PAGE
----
2/5/2012 10:50:23 AM
Ahmad Osama -
Updating very large tables can be a time taking task and sometimes it might take hours to finish. In addition to this, it might also cause blocking issues.
Here are few tips to optimize the updates on large data volumes.
With that being said, let’s apply the above points to optimize an update query.
The code below creates a dummy table with 200,000 rows and required indexes.
CREATE TABLE tblverylargetable
sno INT IDENTITY,
DECLARE @i INT=0
WHILE( @i < 200000 )
INSERT INTO tblverylargetable
SET @i=@i + 1
CREATE INDEX ix_col1
CREATE INDEX ix_col2_col3
Consider the following update query which is to be optimized. It’s a very straight forward query to update a single column.
SET col1 = 'D'
WHERE col1 = 'Dummy'
The query takes 2:19 minutes to execute.
Let’s look at the execution plan of the query shown below. In addition to the clustered index update, the index ix_col1 is also updated. The index update and Sort operation together take 64% of the execution cost.
1. Removing index on the column to be updated
The same query takes 14-18 seconds when there isn’t any index on col1. Thus, an update query runs faster if the column to be updated is not an index key column. The index can always be created once the update completes.
2. Executing the update in smaller batches
The query can be further optimized by executing it in smaller batches. This is generally faster. The code below updates the records in batches of 20000.
DECLARE @i INT=1
WHILE( @i <= 10 )
UPDATE TOP(20000) tblverylargetable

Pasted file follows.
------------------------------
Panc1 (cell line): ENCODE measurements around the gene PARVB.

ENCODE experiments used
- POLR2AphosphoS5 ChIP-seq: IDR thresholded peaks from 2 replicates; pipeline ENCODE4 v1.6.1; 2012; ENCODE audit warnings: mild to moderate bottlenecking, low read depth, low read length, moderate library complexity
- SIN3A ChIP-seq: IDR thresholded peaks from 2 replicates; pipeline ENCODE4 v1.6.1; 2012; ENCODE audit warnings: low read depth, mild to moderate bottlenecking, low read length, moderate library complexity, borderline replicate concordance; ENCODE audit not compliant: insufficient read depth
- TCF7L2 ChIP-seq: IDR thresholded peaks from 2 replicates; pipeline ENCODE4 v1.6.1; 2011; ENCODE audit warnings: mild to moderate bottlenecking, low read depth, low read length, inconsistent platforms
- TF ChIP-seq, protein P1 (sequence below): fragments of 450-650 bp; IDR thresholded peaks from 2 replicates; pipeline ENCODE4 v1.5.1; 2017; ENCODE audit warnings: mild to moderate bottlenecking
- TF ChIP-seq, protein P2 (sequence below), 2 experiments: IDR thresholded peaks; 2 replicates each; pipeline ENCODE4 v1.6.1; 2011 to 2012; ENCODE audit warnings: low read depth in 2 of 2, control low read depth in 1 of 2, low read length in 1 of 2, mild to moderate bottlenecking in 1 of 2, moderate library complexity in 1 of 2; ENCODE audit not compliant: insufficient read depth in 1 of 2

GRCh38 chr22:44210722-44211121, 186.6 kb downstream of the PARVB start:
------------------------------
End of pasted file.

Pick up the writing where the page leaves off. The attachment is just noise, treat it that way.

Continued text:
SET col1 = 'D'
WHERE col1 = 'Dummy'
SET @i=@i + 1
The above query takes 6-8 seconds to execute. When updating in batches, even if the update fails or it needs to be stopped, only rows from the current batch are rolled back.
3. Disabling Delete triggers
Triggers with cursors can extremely slow down the performance of a delete query. Disabling After delete triggers will considerably increase the query performance.
4. Replacing Update statement with a Bulk-Insert operation
An update statement is a fully logged operation and thus it will certainly take considerable amount of time if millions of rows are to be updated.The fastest way to speed up the update query is to replace it with a bulk-insert operation. It is a minimally logged operation in simple and Bulk-logged recovery model. This can be done easily by doing a bulk-insert in a new table and then rename the table to original one. The required indexes and constraint can be created on a new table as required.
The code below shows how the update can be converted to a bulk-insert operation. It takes 4 seconds to execute.
WHEN 'Dummy' THEN 'D'
END AS col1,
The bulk-insert can then be further optimized to get additional performance boost.
Hope this helps!!!
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Ahmad Osama (Member since: 1/25/2012 1:03:07 PM)
Ahmad Osama is a MCP Database Administrator/Developer, an avid gamer and a chicken lover. Ahmad started his career in the sales industry working as database executive; responsible for report writing, application development and basic database administration. In 2008 he joined World Fashion Exchange as Database Administrator. While in this role he focused on troubleshooting and performance tuning. In 2010 he joined The Perfect Future Technologies and has been awarded as best new comer and expert of the year working as database administrator on one of largest political database in the world.